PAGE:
Saturday, May 05, 2007


Sitting here working at the keyboard about a month ago, I noticed a small lump beneath the skin on my throat. While having a check up, I mentioned it in passing to my general practicioner who recommended antibiotics. When the lump stayed, it was off to the ENT. I thought those were the tree beings in Lord of the Rings. It turns out they are Ear Nose Throat specialists.

Today I was diagnosed with non-hodgkins lymphoma, a form of lymphatic cancer. There will be a surgery next week to take the seriously swollen node for a biopsy to determine the stage and type, but cat scans reveal other nodes in the throat and chest, and the needle aspirant says its NHL.


Not my year, I guess. I am about to get acquainted with procedures I've seen done to others so I've a fair idea what is coming. So far I feel fine but do me a favor and keep a good thought for my family.

If the quantity or quality of the posts here go down, that is the reason. If they go up, well, mirabile dictu.

I've good doctors so please don't send 'the Aunt Martha lived to be a hundred with this disease' stories. That has a way of being very depressing.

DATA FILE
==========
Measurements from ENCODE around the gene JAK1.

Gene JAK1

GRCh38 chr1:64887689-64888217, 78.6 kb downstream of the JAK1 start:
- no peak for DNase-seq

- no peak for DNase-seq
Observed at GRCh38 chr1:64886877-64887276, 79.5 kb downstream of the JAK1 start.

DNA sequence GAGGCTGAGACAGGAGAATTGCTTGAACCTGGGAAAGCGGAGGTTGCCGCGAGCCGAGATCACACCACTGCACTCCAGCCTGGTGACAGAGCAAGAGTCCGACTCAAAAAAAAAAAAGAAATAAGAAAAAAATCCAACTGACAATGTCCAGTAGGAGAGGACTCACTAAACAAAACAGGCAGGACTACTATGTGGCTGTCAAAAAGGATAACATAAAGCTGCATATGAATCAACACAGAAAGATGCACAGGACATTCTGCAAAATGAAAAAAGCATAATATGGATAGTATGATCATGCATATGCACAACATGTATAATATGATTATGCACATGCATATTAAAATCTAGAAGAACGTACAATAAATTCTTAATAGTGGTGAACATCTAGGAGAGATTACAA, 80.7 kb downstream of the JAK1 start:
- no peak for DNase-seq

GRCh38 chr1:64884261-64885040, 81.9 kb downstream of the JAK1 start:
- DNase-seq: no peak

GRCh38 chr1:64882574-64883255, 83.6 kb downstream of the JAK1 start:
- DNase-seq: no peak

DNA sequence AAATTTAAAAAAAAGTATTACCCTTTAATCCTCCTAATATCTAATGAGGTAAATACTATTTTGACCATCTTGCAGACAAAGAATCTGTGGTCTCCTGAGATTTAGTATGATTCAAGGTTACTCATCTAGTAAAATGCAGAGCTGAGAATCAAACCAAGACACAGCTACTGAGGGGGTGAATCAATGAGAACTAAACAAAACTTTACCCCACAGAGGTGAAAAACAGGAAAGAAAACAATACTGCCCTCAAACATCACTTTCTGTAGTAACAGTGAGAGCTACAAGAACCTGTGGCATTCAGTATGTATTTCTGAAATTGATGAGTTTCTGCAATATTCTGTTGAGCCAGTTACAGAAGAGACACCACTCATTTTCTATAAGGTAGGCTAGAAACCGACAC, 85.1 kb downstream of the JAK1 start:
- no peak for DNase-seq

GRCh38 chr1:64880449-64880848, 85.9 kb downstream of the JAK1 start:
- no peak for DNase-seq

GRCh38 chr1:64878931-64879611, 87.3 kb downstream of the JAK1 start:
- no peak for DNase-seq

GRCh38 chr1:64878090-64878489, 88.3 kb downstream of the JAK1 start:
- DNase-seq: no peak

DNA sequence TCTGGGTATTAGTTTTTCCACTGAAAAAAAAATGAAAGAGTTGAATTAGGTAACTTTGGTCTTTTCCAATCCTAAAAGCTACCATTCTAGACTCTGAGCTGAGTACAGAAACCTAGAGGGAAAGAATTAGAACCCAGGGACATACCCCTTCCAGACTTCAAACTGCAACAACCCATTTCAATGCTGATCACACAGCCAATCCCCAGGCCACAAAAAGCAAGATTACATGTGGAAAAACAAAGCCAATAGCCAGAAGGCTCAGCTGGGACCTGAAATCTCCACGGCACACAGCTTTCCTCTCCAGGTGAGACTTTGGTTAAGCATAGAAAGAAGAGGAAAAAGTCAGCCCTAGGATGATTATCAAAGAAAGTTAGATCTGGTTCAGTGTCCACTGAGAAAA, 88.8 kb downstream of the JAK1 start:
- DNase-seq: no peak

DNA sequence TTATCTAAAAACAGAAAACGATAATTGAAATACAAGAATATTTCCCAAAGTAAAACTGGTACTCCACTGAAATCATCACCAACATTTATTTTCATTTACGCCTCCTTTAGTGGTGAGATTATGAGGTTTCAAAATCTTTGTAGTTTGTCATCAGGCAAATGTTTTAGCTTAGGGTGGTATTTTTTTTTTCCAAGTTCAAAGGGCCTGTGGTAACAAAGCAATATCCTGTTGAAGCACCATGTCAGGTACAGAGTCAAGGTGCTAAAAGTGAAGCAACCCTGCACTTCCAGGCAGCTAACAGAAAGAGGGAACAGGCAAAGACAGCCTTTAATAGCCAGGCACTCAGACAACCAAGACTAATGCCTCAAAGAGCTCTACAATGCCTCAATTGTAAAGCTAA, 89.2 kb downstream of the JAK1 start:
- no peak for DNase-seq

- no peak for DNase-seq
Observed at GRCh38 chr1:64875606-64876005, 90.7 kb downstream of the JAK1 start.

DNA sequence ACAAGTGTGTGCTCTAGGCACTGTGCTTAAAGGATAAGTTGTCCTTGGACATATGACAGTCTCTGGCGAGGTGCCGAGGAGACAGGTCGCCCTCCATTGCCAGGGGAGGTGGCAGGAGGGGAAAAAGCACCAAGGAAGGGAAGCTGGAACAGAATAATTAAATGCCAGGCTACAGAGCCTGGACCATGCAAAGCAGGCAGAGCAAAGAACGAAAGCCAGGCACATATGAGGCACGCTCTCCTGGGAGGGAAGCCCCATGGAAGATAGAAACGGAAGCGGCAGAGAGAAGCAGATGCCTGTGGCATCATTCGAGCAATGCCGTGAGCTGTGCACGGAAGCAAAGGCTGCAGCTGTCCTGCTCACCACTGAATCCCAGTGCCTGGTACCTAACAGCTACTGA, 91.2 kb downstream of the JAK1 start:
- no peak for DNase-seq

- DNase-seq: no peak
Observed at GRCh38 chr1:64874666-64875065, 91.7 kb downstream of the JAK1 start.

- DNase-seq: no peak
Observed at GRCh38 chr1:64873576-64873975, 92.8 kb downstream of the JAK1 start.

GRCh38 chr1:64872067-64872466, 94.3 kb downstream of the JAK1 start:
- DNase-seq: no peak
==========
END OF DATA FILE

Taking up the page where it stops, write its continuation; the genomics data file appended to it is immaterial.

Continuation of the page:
Life among the mammals is a struggle for many things, life itself being one among many. And so it goes.

Tuesday, May 01, 2007


Some days here at Casa LaMammal, we play trivia games. Being compleat geniuses and patriotes, we like to ask questions only a compleat idiote would bother to know. This is where we find out just how good your memory is, how bad your TV habits are, or if WikiPedia and Google really know everything not worth knowing. After all, that is why we call it 'trivia'.

Be warned: these are tricky.

Where did Peabody go to college?

What was Peabody's first job after graduation?

What was Peabody's second job after graduation?

Why did Peabody adopt a boy?

Where did Peabody find the boy?

Where was the boy living when Peabody decided to adopt him?

What was the recommendation accepted by the judge for Peabody adopting the boy ?

What is the name of Peabody's boy?

What did Peabody give his boy on his birthday?

What did the gift do?

Why did Peabody give his boy this gift?

Where did Peabody and his boy go on their first outing?

Whom did Peabody and his boy meet on their second outing?

What did the boy call Peabody?

What is the name of the series that starred Peabody and his boy?


Google is still insisting titles in this blog need to be in devanagri script. Since I didn't change any settings, they must be having a true Sanskrit-moment at headquarters. Weird. As long I add no spaces or other delimiters, the titles remain Engfish, but one wonders.

Eliotte now insists VRML isn't dead. It failed. Languages don't fail. People, companies, investments, initiatives all of these fail. Languages work or don't work. But if the metric is adoption, then it is just a 'size matters' metric. Here are some notable failures by that metric:

1. The Macintosh. All profits to the contrary, it is very much a minority platform. It is the classic loser of the desktop wars.